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Got locked out of the car today

Discussion in 'Model S: User Interface' started by srram, Jun 12, 2013.

  1. srram

    srram Member

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    I had put my key fob in my briefcase, and tossed it in the trunk. Got in the car, drove home.

    When I got home, the door closed. I went to the trunk, would not open. Fortunately, had the spare key and used that to open the car.

    Anyone else had this happen to them?

    -Siddharth
     
  2. Lloyd

    Lloyd Active Member

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    You can use the remote app to open the car if your phone was not in the briefcase also.
     
  3. Discoducky

    Discoducky Active Member

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    Or have a friend/stranger load the Tesla app, login, unlock the car, then uninstall the app or change the password.
     
  4. Ven Rala

    Ven Rala Member

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    Great idea
     
  5. bollar

    bollar Disgruntled Member

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    Interesting. KeylessGo systems will typically refuse to lock the car from the outside if there's a key inside. Maybe there's some software tweaking that can fix this.
     
  6. mknox

    mknox Well-Known Member

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    I think I've read elsewhere that the car's internal antenna cannot detect the key in the trunk.
     
  7. AC1K

    AC1K Member

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    that would be sad for a $100K + Car, my cheap $35K Hyundai is capable of detecting the key in the trunk, if you throw the key in the trunk and try and close the lid, it will pop open again and the car will beep furiously.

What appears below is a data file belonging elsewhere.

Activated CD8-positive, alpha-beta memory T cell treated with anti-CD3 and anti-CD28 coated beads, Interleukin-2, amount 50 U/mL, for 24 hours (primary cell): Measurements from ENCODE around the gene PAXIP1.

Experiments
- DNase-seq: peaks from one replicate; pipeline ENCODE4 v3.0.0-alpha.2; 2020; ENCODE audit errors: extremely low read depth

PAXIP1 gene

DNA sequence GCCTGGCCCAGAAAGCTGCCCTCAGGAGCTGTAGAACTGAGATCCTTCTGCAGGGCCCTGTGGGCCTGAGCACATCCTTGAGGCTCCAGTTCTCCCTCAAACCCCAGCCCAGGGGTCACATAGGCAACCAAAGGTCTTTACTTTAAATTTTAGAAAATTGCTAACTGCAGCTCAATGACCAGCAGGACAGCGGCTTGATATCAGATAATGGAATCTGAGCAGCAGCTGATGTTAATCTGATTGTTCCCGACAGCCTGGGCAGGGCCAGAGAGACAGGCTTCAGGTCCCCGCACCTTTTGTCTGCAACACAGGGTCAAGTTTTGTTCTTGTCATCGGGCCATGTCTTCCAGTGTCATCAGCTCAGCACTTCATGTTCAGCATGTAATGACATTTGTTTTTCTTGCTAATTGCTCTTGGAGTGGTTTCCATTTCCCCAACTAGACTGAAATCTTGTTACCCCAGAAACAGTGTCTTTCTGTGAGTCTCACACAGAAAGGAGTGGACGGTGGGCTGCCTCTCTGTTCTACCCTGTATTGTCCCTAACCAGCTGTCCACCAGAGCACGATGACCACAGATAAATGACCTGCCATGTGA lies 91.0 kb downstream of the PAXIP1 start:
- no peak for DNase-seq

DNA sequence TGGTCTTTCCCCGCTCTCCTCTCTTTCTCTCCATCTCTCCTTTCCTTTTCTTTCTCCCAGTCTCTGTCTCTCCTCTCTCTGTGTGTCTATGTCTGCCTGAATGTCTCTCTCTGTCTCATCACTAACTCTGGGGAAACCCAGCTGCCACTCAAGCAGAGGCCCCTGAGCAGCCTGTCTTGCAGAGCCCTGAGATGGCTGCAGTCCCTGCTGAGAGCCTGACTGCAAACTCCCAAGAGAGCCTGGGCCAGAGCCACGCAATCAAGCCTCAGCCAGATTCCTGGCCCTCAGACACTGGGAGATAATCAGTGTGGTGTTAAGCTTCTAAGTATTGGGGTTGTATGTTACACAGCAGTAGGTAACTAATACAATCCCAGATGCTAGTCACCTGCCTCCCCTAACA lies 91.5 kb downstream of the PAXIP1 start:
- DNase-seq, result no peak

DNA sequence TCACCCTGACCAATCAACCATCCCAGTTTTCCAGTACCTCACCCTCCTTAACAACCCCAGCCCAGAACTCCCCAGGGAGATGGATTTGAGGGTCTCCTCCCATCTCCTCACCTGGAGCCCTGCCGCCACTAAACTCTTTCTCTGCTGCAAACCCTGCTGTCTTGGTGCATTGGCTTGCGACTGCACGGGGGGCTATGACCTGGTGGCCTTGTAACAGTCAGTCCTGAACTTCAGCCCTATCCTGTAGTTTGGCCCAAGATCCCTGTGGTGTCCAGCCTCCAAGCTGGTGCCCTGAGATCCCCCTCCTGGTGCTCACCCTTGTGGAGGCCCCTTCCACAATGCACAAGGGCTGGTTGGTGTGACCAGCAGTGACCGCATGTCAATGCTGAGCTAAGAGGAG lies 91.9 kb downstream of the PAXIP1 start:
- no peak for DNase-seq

8. shark

    shark Member

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    I had put my purse in the trunk with the key fob in it. I thought that I would be locked out but was surprised to find the car unlocked and the trunk opened when I went back about 30 minutes later. Didn't think to use my phone to unlock it as I was preparing to call my husband to bring the spare key over.
     
  9. Jason S

    Jason S Model S Sig Perf (P85)

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    Or behind the trunk. I'd say it is a design limitation for the V1.0. They might've fixed it by now.

    Other keyless systems, like the Hyundai, make noise re: trunk but the Tesla has the sensor near the passenger front windshield and doesn't have a "trunk" since it is a hatchback. The rear area is just too far away from the sensor apparently.

    On the other hand, you can easily just leave the key in the car and it'll be perfectly happy with that -- it'll just remain unlocked and ready to go.
     
  10. mknox

    mknox Well-Known Member

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    The interesting thing is that I can stand behind the car with my key in my pocket and open the power liftgate by tapping the switch. Works every time, so the car must somehow be able to detect the key back there.
     
  11. dsmith2189

    dsmith2189 Active Member

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    It's just using the rear antenna to detect the fob....

    according to teslatap.com:

    ◦1-2 exterior antennas in front?
    ◦1 exterior antenna in back bumper, bottom-center (visible with bumper removed)
    ◦2 antennas inside at dash left and right side panels
    ◦1 NFC sensor (for dead FOB), at the base of the passenger side windshield wiper (from user manual)
    ◦1 NFC sensor (for dead FOB), inside at cup holders (implied from user manual)
    ◦315 MHz for North America, 433.93 MHz for Europe and Asia (industry FOB standards)
     
  12. mknox

    mknox Well-Known Member

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    Thanks... that's interesting.

    I assume then that the back bumper sensor is just "detecting" and not "unlocking" because my door handles don't extend when I stand there, but the hatch release button definitely does work when I press it.
     
  13. lloyds

    lloyds Member

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    I was told by Tesla to not leave the keyfob in the car when I step away.
     

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